Fig 16. Superb organic geometrical image. Electronic Painting Argus Gallery Exhibition, 1964.


Fig 17.
Electronic Painting Argus Gallery Exhibition, 1964.


Fig 18. Exploring the commercial aspects of Electronic Painting 1960's


Fig 19. Exploring the commercial aspects of Electronic Painting1960's


Fig 20. Electronic Painting Argus Gallery Exhibition, 1966


Fig 21. Electronic Painting Argus Gallery Exhibition, 1966


Fig 22. Electronic Painting Argus Gallery
Exhibition, 1966


Fig 23. Electronic Painting, Adelaide Festival Exhibition. 1966

 


Fig 24. Electronic Painting, Adelaide Festival Exhibition. 1966

 


Fig 25. Electronic Painting, Adelaide Festival Exhibition. 1966

 


Fig 26. Electronic Painting, Adelaide Festival Exhibition. 1966

 


Fig 27. Laser projection (1972) demonstrating the similarity
of shape with the television produced images.



Fig 28. Lacelike delicacy of the projected laser image. (1968)

Ostoja: Beginning Multimedia.

The other side of silence.

Collaboration with technology

Always experimenting in new concepts, and whilst travelling from Central Australia, Ostoja discovered a new method for making images without brush or canvas. This was to prove to be the foundation of his future art. He had a television set and he began to manipulate the image that he was able to produce. He worked out how to throw the picture out of synchronisation and dramatically alter the contrast and alignment. He was able to produce changing and "superb" images and thus began the input of technology into his paintings.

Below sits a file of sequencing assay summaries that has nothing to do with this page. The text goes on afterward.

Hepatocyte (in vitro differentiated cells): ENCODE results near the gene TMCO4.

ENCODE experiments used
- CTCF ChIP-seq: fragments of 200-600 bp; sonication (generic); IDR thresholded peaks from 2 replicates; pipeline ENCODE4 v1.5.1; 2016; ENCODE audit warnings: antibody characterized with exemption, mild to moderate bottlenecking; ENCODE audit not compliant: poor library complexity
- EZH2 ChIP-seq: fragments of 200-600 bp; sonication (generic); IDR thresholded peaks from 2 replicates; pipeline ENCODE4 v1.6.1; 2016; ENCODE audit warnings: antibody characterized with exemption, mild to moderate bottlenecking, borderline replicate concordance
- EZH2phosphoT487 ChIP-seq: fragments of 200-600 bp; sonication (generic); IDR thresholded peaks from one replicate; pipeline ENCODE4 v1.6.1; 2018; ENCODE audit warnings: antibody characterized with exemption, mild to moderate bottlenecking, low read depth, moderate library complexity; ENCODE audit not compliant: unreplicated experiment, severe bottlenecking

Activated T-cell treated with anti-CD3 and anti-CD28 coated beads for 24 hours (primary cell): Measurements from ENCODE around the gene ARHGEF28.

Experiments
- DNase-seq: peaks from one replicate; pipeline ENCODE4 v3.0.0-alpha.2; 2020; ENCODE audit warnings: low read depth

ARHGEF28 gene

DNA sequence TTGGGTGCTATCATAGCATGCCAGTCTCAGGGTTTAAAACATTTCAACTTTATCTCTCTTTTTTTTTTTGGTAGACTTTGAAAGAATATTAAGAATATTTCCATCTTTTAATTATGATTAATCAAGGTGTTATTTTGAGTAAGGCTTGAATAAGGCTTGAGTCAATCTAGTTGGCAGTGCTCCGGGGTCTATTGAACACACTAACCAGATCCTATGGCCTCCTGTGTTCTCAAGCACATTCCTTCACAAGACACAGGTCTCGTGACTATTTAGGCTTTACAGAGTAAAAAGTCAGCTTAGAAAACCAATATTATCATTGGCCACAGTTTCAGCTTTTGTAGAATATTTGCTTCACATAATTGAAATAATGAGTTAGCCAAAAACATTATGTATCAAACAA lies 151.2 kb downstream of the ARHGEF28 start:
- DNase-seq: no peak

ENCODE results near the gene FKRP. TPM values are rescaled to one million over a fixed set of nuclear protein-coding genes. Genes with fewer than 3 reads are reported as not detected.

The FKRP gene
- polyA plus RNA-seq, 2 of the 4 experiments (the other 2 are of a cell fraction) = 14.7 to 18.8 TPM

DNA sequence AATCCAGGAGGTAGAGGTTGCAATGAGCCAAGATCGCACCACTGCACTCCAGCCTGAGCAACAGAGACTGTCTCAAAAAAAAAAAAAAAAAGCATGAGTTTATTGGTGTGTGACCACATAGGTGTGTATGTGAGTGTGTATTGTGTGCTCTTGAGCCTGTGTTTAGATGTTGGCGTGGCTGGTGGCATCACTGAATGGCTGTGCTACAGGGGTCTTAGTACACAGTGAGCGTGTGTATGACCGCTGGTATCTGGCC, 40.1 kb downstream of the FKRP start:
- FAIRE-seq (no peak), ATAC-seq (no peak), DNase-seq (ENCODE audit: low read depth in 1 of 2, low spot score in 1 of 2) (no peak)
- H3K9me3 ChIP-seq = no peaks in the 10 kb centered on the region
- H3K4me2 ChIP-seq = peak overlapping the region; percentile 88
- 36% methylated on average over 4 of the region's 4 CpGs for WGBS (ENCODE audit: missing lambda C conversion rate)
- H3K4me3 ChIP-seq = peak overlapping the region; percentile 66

It was in 1964 that Ostoja's first series of electronic "paintings" was exhibited at the Argus Gallery in Melbourne. This consisted of several unnamed works that were produced on a television screen. He had begun seriously experimenting with the use of television technology in 1960 although the idea occurred before that time. His understanding of technology was less than adequate for what he wanted to achieve, but sufficient to know that his intentions were possible. He was neither a technician nor a scientist and so he approached the Philips Electronic workshops in Hendon, South Australia for assistance in this new direction. Here several technicians were willing to spend time and energy in altering their refined technology, to produce images that were new and different from those used in conventional artworks and, indeed, different from those of the conventional use of the television screen. Later in an interview for the Australian Broadcasting Commission seeking information about Ostoja's electronic art, he stated that he had not changed his ideas about painting but had rather simply changed the tools he used.